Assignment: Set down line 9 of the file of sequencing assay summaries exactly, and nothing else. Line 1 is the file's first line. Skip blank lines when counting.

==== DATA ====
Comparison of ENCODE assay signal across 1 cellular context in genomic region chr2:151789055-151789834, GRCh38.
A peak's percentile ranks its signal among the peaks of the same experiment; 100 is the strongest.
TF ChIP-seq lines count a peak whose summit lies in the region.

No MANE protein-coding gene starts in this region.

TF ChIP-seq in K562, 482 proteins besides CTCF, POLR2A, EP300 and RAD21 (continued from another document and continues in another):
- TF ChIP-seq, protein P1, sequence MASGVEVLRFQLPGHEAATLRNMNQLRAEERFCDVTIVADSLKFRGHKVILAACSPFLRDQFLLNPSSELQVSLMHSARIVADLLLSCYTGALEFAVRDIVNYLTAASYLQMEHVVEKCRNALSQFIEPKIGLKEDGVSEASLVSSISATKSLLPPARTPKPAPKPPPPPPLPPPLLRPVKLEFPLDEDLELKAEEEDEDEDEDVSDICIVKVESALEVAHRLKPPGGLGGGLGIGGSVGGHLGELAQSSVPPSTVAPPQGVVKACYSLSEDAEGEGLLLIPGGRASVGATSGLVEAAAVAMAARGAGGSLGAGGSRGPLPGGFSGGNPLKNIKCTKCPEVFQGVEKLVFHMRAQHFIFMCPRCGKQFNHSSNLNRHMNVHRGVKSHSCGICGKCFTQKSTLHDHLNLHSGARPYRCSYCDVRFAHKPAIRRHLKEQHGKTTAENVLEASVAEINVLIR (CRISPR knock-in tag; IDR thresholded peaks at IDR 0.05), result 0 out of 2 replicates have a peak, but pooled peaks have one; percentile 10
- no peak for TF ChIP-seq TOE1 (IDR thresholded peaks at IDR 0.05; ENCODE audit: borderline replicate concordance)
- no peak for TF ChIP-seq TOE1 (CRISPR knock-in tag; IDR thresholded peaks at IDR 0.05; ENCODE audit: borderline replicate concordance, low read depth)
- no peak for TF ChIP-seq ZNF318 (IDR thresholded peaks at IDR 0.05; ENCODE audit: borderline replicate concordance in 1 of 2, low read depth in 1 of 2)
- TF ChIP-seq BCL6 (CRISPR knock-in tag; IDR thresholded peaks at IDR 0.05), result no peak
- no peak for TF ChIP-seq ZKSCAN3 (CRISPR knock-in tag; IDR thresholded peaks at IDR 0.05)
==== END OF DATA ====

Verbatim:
- no peak for TF ChIP-seq ZNF318 (IDR thresholded peaks at IDR 0.05; ENCODE audit: borderline replicate concordance in 1 of 2, low read depth in 1 of 2)